Object of the Week: The Wave
For regular readers of our Object of the Week series, the name Anselm Kiefer should ring a bell. It wasn’t so long ago that Jeffrey Carlson, SAM Collections Coordinator and this series’ regular contributor, wrote about Kiefer’s monumental and haunting painting Die Orden der Nacht, currently on view in the installation Big Picture: Art after 1945. But today I’m here to talk about Kiefer again, and his work which currently hangs right next to Die Orden der Nacht: the 1990 painting Die Welle (The Wave), or Lilit am Roten Meer (Lilith at the Red Sea).
In many ways Jeff’s earlier discussion of Die Orden der Nacht rings true for Die Welle as well. It is similarly monumental in scale, similarly ambitious in its scope and symbolism. It is similarly laden with its own materiality, its thickly layered surface reaching out from the wall and defying its classification as painting. And, like Die Orden der Nacht, Die Welle is staggeringly heavy—literally (how often do you see lead listed as a medium, and hanging defiantly on a wall?), but even more so metaphorically. Its materials also include wire, ash, and children’s clothes—haunting, aching in their empty presence, a visceral gut-punch aura of destruction and death.
Aside from these obvious material and compositional differences, what distinguishes Die Welle from its neighbor is the mythology suggested in its alternate title: Lilit am Roten Meer, which translates to Lilith at the Red Sea. Lilith is a figure from Hebrew folklore who features in many of Kiefer’s works from the 1980s and ‘90s. According to the mythology, Lilith was meant to be Adam’s first wife, made by God at the same time and from the same earth as the first man. But she refused to be subservient to Adam, and fled the Garden of Eden to live on the edge of the Red Sea. So God made Adam a new wife (grown from Adam’s rib this time—a woman made of man, instead of with him), and Adam and Eve started the work of begetting the human race. Meanwhile, Lilith in her exile became the matriarch of a different kind of progeny: a massive host of demons, and a legacy of destruction and death. If Adam and Eve represent the birth of humankind, so some readings go, then evil is descended from Lilith.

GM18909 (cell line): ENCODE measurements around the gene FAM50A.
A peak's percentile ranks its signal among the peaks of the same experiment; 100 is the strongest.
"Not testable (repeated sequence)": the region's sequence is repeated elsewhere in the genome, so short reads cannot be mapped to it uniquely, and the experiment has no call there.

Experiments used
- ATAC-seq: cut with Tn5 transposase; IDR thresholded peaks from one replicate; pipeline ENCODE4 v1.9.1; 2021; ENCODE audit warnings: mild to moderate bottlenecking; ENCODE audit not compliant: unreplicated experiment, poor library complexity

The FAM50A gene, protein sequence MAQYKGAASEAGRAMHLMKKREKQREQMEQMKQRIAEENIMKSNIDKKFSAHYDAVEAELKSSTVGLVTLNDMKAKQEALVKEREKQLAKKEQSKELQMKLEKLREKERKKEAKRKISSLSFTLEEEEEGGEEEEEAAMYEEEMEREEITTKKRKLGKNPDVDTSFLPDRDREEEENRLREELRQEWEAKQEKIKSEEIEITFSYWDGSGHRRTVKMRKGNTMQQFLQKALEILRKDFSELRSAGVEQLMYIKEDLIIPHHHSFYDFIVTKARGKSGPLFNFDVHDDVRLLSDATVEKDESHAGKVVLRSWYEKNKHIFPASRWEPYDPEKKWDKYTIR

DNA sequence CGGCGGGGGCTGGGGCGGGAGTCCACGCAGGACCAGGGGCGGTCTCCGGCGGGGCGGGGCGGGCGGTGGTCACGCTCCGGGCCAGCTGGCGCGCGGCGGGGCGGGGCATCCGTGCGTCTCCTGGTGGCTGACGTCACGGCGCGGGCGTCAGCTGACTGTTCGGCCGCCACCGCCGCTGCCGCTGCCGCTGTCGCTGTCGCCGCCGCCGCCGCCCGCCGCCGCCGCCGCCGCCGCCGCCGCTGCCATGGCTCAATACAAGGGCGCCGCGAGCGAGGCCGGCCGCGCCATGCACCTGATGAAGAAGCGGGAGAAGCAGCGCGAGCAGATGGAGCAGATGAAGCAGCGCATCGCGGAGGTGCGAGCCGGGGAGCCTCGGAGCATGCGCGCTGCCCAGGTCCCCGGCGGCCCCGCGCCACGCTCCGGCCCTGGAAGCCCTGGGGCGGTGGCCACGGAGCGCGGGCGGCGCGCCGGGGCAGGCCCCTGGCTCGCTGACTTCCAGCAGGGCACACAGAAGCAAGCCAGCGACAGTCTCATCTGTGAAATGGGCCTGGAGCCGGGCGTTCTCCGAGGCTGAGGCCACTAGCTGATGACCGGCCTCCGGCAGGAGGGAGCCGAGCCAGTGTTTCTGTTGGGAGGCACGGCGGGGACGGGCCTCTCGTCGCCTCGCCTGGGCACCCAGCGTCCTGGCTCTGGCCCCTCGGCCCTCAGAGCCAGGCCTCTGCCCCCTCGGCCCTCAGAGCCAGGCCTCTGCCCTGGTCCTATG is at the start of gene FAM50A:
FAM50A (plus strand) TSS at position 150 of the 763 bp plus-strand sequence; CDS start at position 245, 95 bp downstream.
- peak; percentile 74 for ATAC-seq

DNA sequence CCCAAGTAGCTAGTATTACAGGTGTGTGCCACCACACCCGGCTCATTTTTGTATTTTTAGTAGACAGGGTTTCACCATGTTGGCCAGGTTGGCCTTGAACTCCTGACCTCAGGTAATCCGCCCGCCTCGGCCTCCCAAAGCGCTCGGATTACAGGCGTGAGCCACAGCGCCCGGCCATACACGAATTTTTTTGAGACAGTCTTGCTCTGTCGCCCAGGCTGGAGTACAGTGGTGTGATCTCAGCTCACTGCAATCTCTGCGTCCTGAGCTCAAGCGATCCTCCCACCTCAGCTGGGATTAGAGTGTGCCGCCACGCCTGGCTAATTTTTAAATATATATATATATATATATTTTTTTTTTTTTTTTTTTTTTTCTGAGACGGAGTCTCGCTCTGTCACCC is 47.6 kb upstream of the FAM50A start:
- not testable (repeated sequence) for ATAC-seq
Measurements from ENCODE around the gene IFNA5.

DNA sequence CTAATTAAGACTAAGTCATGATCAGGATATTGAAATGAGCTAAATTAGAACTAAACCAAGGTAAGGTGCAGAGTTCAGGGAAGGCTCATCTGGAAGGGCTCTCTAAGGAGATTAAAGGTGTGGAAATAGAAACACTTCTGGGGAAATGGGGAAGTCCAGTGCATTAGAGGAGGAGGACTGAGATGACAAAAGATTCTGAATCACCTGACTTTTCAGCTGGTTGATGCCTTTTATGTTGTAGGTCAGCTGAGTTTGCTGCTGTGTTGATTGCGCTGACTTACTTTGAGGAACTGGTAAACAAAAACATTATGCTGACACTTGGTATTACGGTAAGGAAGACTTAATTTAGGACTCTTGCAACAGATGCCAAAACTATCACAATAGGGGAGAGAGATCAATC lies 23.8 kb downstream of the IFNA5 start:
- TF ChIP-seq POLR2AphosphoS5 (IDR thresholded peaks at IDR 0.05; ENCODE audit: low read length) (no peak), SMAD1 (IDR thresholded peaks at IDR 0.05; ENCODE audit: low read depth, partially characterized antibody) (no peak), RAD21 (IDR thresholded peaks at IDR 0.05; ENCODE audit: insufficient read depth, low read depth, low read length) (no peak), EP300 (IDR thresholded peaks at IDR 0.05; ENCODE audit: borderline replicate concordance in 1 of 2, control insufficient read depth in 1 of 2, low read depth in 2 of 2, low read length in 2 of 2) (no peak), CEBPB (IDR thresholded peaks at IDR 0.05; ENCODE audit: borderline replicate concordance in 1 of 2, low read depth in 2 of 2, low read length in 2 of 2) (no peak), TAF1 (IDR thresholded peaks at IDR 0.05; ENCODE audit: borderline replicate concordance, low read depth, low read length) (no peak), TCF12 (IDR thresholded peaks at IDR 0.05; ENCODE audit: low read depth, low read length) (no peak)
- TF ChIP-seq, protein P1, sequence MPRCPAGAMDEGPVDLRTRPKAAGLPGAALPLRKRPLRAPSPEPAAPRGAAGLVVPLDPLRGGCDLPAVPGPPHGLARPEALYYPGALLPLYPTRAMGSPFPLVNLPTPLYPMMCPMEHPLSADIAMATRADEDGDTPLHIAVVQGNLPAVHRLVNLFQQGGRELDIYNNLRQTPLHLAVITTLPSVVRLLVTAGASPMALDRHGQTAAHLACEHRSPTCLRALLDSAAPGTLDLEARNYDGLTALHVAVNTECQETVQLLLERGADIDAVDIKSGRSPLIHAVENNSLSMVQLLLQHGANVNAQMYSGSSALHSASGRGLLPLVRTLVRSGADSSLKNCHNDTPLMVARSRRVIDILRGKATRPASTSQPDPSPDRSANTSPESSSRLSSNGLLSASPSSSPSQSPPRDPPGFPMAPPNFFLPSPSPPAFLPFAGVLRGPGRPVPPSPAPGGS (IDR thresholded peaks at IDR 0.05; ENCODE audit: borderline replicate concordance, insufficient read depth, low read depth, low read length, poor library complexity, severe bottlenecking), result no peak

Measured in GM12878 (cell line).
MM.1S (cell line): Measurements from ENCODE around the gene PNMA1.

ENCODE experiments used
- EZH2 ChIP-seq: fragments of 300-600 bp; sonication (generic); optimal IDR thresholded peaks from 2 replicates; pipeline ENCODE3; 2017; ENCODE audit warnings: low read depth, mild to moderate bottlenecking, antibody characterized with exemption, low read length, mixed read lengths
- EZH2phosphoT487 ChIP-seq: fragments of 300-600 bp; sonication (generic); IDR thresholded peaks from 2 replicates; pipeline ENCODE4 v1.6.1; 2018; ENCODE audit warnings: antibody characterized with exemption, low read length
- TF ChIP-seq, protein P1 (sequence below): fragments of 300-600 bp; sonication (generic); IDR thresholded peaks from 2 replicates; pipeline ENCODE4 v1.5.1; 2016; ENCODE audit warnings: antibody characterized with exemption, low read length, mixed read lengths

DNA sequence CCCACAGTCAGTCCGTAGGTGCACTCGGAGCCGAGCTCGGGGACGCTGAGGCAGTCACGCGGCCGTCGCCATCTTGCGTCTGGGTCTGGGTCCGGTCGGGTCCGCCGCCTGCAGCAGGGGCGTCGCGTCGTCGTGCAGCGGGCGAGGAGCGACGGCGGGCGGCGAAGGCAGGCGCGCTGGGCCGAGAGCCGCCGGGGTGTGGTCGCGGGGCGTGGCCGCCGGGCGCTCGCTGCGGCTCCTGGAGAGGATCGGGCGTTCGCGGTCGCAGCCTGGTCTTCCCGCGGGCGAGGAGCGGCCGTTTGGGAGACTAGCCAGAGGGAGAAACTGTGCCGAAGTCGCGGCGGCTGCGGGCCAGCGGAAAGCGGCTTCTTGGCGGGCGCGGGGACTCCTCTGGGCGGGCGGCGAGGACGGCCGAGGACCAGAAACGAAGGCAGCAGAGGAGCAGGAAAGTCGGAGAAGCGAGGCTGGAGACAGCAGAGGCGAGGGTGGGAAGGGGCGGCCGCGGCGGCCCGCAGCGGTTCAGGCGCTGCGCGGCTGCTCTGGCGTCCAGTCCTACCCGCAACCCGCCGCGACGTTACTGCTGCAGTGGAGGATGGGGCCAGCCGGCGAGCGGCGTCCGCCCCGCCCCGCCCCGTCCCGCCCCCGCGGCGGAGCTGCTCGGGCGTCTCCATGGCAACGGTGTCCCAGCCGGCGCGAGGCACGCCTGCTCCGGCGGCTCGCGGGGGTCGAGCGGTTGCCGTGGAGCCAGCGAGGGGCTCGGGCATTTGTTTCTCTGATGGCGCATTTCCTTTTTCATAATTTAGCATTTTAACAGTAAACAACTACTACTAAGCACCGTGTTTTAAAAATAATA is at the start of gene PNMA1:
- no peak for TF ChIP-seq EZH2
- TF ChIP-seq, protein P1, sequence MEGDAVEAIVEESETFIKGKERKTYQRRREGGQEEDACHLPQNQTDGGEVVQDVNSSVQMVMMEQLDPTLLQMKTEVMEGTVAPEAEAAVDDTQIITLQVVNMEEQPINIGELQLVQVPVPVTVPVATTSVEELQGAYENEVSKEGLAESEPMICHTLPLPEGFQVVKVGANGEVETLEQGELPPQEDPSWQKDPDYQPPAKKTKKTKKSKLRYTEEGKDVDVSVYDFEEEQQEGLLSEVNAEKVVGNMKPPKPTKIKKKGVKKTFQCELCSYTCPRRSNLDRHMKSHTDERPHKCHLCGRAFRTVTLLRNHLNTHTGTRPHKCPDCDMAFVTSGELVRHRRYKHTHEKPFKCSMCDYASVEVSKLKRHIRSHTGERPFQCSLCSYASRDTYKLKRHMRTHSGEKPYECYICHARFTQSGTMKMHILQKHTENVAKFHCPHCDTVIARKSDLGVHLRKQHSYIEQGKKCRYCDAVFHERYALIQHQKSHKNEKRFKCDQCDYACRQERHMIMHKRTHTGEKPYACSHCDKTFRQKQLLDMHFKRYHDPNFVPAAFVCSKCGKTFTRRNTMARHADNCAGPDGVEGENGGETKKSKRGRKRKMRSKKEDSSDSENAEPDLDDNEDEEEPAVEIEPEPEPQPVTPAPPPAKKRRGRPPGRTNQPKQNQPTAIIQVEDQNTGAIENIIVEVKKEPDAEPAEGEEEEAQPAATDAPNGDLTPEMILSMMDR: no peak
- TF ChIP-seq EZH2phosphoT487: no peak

This is a heavy subject (with heavily debated interpretations and readings) to go along with an already somber artwork—but, again like Die Orden der Nacht, Die Welle (or Lilit am Roten Meer) resists easy interpretation. Where is Lilith in this work? Is she one of the hollow figures, or is she lurking in the background, the unseen progenitor of this scene of devestation? More complicated still is the evocation of the Red Sea, which represents the home of Lilith and her demon-children—but also the site of the liberation of the Israelites from Egypt, and the drowning of the Egyptians who pursued them. Is the titular welle (wave) cresting towards us with a promise of deliverance, or destruction?
—Carrie Dedon, Curatorial Assistant, Modern & Contemporary Art
Image: Die Welle (The Wave), 1990, Anselm Kiefer, lead, clothes, steel wire, and ash on canvas, Gift of the Virginia and Bagley Wright Collection, in honor of the 75th Anniversary of the Seattle Art Museum, 2007.120, © Anselm Kiefer.